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Aardvajk

DLL question - plugin system

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I'm considering the best approach at the moment for writing a DLL-based plugin system for a 3D modelling program I am working on. I've asked a few questions here before and think I have come up with a possible strategy but I'm finding it quite hard to get any comprehensive information off the internet so wanted to outline it here and see if there are any problems or better solutions before I get too far down the road.

I'd originally wanted to distribute a static lib that users link into their DLLs, but of course then if the static lib changes, any existing DLLs need to be recomplied, which I don't want if possible.

What I was thinking was to interface between the main application and user DLLs via another DLL, linked to both the exe and to user DLLs. I currently have the main model class which needs exposing to the DLLs represented by a normal class, using STL containers and all that stuff that won't play nice across boundaries, in the main application itself.

I figure if I wrapped that model class into a DLL, and exposed all the functionality via C-syntax free functions that take a pointer to the model and return vertex positions, face indices etc, including free functions to create and destroy the models, surely I could link both the application and any user DLLs to this? Then I would be able to change the internals of this intermediary DLL, or even expand its interface to include new methods, without needing to recomplie any existing user DLLs that existed?

Internally the application could use this interface to create and manipulate models, and the app could then pass the pointer obtained from the intermediate DLL into the user DLLs so they could also call this intermediate interface with the pointer.

Is this feasible? Thanks.

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I figure if I wrapped that model class into a DLL, and exposed all the functionality via C-syntax free functions that take a pointer to the model and return vertex positions, face indices etc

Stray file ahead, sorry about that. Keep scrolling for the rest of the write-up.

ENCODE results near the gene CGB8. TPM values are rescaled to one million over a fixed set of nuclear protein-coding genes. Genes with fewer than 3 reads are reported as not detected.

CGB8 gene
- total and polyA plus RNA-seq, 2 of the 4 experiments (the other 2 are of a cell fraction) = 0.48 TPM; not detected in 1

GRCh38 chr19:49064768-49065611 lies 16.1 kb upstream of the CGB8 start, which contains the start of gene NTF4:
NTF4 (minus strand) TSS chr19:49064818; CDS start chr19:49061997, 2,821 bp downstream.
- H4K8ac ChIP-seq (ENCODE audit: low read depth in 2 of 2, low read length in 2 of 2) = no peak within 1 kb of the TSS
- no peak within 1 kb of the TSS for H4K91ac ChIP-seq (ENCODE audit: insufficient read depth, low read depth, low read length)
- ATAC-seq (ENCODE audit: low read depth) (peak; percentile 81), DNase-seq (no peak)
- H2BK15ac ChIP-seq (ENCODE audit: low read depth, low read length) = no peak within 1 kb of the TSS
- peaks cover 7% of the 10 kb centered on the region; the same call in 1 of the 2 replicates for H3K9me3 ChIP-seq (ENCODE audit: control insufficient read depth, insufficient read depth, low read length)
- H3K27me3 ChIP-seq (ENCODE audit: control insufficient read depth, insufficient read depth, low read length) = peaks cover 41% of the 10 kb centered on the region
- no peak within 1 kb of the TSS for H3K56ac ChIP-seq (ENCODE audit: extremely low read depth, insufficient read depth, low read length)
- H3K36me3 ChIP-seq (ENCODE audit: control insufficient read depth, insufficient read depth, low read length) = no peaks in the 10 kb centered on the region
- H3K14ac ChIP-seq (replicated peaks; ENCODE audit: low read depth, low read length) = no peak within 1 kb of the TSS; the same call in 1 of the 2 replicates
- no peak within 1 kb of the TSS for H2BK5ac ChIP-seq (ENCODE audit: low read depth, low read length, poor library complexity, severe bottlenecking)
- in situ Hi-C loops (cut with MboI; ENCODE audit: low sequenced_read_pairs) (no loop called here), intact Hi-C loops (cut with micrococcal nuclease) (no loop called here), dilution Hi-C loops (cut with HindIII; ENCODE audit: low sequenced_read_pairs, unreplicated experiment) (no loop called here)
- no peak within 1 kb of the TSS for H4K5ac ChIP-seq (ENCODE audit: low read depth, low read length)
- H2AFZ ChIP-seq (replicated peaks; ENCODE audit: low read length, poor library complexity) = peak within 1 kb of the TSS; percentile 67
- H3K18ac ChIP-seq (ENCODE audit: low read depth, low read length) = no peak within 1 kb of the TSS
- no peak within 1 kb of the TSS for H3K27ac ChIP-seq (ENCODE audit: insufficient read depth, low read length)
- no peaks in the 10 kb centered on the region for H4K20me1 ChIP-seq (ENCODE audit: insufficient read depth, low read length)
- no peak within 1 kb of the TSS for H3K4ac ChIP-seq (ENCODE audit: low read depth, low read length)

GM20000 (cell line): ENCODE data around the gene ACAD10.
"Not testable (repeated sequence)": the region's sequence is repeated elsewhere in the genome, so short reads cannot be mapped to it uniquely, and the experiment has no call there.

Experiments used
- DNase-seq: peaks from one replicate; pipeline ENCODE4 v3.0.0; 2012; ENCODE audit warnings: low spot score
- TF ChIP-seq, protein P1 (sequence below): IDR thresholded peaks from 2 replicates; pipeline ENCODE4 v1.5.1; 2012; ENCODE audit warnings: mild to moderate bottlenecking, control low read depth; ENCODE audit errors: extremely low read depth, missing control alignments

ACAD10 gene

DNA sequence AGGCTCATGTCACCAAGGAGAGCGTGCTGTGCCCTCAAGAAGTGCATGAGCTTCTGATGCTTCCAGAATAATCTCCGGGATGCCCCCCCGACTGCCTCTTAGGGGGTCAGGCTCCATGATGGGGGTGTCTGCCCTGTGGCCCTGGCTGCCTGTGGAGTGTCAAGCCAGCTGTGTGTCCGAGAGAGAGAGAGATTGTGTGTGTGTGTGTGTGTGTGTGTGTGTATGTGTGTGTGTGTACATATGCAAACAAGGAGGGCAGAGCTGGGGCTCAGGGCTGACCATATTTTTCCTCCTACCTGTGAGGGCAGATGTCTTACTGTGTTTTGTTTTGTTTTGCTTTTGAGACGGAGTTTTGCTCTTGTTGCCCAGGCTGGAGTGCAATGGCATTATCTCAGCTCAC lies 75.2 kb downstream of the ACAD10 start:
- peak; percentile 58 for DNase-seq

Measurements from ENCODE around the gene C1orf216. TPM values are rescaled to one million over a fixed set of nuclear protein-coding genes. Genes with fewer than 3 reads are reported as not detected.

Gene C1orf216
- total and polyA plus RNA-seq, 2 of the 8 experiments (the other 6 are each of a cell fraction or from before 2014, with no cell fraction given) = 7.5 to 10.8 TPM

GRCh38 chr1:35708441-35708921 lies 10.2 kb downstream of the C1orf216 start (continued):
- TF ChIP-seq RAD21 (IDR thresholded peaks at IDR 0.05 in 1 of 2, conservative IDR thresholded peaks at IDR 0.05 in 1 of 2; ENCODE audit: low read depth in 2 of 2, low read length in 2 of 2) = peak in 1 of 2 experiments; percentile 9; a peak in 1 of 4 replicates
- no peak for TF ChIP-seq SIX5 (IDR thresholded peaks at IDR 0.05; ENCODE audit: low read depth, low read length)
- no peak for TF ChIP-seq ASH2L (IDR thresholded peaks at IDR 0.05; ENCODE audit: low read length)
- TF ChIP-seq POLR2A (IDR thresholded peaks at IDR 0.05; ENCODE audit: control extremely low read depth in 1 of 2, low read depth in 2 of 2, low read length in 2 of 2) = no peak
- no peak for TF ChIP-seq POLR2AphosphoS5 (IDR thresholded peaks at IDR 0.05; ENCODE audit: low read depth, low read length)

Yes, that kind of free functions can have ABI (application binary interface) compatibility, easier than exposing classes.
An alternative way is just to expose interface, which is a collection of pure virtual functions. This tech is wide used in Windows COM.
Also be careful with STL. Different DLLs maybe compiled with different STL which is ABI incompatible.

However, developing DLLs plugins in C++ (I assume you are using C++) forces you to have a lot of considerations, such as ABI compatibility, how to pass object, etc.
Did you ever consider some alternative way? Such as use some embedded script language as the glue and use C++ to build the underlying system?

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I really don't see why you need to use an intermediary DLL here. Just define your model class as deriving from an abstract base class and pass pointers of those to the DLL.

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I really don't see why you need to use an intermediary DLL here. Just define your model class as deriving from an abstract base class and pass pointers of those to the DLL.


Hmm, I get it. The DLL just has a header that defines the interface and the interface is actually implemented within the application, then the DLL code obviously can't instatiate an instance of this abstract class (which is correct) but all of the methods that get called happen within the exe rather than the DLL or a static lib. Interesting, thanks. Think I've been over-complicating this somewhat.

Does this approach cope well with a DLL compiled with a different compiler to the one used to compile the application?

Thanks to wqking for the comment as well. I've thought about scripting languages but would rather have a DLL plugin system because it would then be possible to write various DLL's that provided support for any number of scripting languages. The reverse is obviously not the case.

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On Windows, the layout of the vtable for an abstract base class is de facto standardized - it's how COM is defined for C++, so if your compiler supports COM and the other compiler supports COM it should be able to support your application.

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On Windows, the layout of the vtable for an abstract base class is de facto standardized - it's how COM is defined for C++, so if your compiler supports COM and the other compiler supports COM it should be able to support your application.


Awesome, thanks for the information.

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On Windows, the layout of the vtable for an abstract base class is de facto standardized - it's how COM is defined for C++, so if your compiler supports COM and the other compiler supports COM it should be able to support your application.

+1,

@Aardvajk, I suggest you look at some basic COM. The interface and reference count memory manage is good to work across DLLs.

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